Friday, December 12, 2008

Changes in Total Lung Capacity

Why is it that some people can blow up a balloon easily while others struggle? How can some people hole their breaths and swim the length of a pool, while others are gasping for air? What affects lung volume? And how can we improve lung volume?

Why are the lungs important?
About 23,000 breaths are taken everyday; that is almost 10,000 quarts of air. This air contains (among other things) oxygen which is vital for cell function and survival. The lungs bring oxygen into the body. The blood then carries the oxygen to all the cells of the body. If a cell is deprived of oxygen for even a few seconds, the cell can die


Anatomy of the lung
Humans physiologically have two lungs. The right lung is
slightly larger than the left lung. Air is inhaled through the nose and mouth. It then travels down the trachea and into the lungs. In each lung there is a complex system of branching tubes. The largest is the bronchi. This then branches into smaller bronchioles. The bronchioles continue to branch until the terminal ends where there are alveoli.
The alveoli are air filled sacs almost completely surrounded by blood vessels. This is where gas exchange occurs. The oxygen in the air gets transported into the blood to fuel the cells. Simultaneously carbon-dioxide (a cell byproduct) is transported from the blood into the alveoli where it is eventually exhaled.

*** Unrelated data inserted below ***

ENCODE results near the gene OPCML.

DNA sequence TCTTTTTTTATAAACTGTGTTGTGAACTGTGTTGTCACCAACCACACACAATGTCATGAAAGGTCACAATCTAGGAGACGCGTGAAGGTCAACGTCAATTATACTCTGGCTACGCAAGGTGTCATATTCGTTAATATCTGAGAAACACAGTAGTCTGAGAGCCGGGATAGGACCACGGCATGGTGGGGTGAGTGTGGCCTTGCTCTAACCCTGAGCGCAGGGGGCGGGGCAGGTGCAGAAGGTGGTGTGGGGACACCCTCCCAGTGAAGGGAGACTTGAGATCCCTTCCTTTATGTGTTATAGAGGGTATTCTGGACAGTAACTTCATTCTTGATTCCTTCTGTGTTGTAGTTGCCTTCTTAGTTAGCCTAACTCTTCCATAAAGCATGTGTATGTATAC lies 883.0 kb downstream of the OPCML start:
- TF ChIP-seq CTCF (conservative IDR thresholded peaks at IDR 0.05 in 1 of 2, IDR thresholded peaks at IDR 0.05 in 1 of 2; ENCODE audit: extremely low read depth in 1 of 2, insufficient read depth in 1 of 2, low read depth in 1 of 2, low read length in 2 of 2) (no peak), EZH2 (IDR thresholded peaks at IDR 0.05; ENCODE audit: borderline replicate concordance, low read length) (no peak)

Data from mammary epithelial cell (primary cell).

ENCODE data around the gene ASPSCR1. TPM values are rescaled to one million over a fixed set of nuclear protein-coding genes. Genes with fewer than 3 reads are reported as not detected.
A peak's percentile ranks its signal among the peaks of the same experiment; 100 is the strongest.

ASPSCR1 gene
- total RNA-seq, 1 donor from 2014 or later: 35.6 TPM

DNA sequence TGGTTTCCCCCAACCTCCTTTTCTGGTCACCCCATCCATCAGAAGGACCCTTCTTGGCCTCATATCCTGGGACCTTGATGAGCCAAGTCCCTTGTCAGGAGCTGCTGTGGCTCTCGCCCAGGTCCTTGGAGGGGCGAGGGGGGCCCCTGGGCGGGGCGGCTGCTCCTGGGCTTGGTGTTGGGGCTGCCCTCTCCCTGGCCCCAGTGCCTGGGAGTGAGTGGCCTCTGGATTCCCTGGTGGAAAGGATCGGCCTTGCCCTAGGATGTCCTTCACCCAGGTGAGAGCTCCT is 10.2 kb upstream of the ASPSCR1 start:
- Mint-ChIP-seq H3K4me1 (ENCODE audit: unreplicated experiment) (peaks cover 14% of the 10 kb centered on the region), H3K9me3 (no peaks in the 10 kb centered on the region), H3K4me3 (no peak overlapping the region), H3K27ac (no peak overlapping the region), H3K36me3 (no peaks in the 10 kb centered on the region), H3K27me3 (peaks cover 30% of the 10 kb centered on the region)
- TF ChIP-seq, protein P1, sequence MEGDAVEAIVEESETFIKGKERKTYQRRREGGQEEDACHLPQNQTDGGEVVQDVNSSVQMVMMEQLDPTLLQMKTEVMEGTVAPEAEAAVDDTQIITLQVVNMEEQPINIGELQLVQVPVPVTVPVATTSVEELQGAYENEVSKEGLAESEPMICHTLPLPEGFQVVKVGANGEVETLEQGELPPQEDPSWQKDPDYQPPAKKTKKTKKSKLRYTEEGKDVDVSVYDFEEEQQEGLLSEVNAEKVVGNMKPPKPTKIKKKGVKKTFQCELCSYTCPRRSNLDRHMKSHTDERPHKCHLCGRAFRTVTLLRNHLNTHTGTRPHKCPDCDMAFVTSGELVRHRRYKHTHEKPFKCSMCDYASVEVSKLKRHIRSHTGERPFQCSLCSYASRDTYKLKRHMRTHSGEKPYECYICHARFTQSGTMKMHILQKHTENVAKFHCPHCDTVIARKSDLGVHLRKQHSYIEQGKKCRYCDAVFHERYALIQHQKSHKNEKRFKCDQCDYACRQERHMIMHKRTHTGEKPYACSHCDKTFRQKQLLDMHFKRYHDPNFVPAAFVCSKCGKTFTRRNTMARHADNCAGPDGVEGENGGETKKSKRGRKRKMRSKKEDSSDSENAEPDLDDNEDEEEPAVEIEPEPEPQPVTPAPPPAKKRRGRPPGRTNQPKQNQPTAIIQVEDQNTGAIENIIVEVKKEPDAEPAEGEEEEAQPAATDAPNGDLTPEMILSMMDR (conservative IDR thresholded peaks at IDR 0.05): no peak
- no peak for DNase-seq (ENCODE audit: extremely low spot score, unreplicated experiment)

Lung Capacities
- Residual volume (RV) is the volume of air in the lungs after maximum expiration.
- Tidal volume (TV) is the volume of air inspired and expired during normal (not forced) breathing.
- Inspiratory reserve volume (IRV) is the additional air that can be inhaled after a normal inhalation takes place.
- Expiratory reserve volume (ERV) is the additional air that can be exhaled after a normal exhalation takes place.
- Total lung volume (TLV) is the amount of air in the lungs after a maximal inspiration.

TLV = RV + TV + IRV + ERV

Factors affecting lung volumes:
- Sex: males have larger lung volumes then females because their thoracic cavity size is bigger.
- Height: taller people have larger lung volumes because the thoracic cavity size is bigger.
- Obesity: individuals with increased body mass index (BMI) have smaller lung volumes because the increased fat decreases the space in the thoracic cavity and decreases lung elasticity (the ability of the lung to recoil after being expanded).
- Age: older individuals have smaller lung volumes because they have less lung elasticity.

Sources:
1. "Lungs." Mama's Health. 5 December 2008. http://www.mamashealth.com/organs/lungs.asp.
2. Nelson, Steve, ed. "Lung - Anatomy." NLHEP. August 2006. National Lung Health Education Program. 5 Demeber 2008. http://www.nlhep.org/lung_anat.html.
3. Jones, Richard, and Mary Nzekwu. "The effects of body mass index on lung volumes." Chest. 130 (2006): 827-833.
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